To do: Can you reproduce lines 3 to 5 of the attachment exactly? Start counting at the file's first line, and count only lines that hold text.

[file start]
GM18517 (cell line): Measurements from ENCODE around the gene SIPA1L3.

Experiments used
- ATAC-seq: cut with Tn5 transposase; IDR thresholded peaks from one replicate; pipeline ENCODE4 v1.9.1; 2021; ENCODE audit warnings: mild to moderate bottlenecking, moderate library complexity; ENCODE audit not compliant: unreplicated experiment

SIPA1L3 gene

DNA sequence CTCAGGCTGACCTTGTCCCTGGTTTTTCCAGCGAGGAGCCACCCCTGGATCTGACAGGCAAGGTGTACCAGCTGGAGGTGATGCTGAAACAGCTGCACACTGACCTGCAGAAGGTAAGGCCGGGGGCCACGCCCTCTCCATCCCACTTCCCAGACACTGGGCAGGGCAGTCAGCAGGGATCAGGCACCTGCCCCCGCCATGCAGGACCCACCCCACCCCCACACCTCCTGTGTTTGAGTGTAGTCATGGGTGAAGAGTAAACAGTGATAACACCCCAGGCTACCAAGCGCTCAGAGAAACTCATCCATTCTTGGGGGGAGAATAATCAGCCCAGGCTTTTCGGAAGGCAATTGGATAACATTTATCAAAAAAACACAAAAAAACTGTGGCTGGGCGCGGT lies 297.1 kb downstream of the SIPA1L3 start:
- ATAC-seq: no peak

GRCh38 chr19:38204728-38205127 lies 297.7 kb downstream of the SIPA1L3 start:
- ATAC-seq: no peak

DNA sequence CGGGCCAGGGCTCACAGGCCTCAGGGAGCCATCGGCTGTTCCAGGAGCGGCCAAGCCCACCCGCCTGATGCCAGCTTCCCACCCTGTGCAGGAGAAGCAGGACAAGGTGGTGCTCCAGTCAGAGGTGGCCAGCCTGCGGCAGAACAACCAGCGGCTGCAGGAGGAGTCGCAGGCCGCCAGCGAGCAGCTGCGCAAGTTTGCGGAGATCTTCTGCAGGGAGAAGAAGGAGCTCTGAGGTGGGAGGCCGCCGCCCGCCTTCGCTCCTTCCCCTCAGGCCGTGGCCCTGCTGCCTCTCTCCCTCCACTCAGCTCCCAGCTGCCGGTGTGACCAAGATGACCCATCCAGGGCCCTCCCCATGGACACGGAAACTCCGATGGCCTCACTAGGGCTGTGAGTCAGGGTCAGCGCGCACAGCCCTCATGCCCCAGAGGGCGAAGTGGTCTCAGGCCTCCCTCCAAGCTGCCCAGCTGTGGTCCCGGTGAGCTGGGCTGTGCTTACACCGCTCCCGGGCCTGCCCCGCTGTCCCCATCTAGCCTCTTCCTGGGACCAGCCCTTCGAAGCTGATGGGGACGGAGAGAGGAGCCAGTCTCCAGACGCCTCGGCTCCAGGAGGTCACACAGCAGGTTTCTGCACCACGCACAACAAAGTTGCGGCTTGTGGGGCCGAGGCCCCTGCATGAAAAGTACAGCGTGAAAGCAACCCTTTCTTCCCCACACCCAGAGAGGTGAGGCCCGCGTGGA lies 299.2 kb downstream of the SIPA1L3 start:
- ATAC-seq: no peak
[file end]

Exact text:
- ATAC-seq: cut with Tn5 transposase; IDR thresholded peaks from one replicate; pipeline ENCODE4 v1.9.1; 2021; ENCODE audit warnings: mild to moderate bottlenecking, moderate library complexity; ENCODE audit not compliant: unreplicated experiment

SIPA1L3 gene

DNA sequence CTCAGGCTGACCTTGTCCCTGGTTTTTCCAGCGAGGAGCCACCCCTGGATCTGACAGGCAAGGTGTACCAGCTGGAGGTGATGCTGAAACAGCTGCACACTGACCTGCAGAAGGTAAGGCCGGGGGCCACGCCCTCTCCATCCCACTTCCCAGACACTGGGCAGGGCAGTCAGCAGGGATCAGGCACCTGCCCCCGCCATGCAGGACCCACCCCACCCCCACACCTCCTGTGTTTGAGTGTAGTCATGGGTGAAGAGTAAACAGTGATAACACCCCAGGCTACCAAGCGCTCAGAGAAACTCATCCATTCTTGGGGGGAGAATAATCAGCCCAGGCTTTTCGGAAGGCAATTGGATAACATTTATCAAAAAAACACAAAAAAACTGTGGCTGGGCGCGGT lies 297.1 kb downstream of the SIPA1L3 start: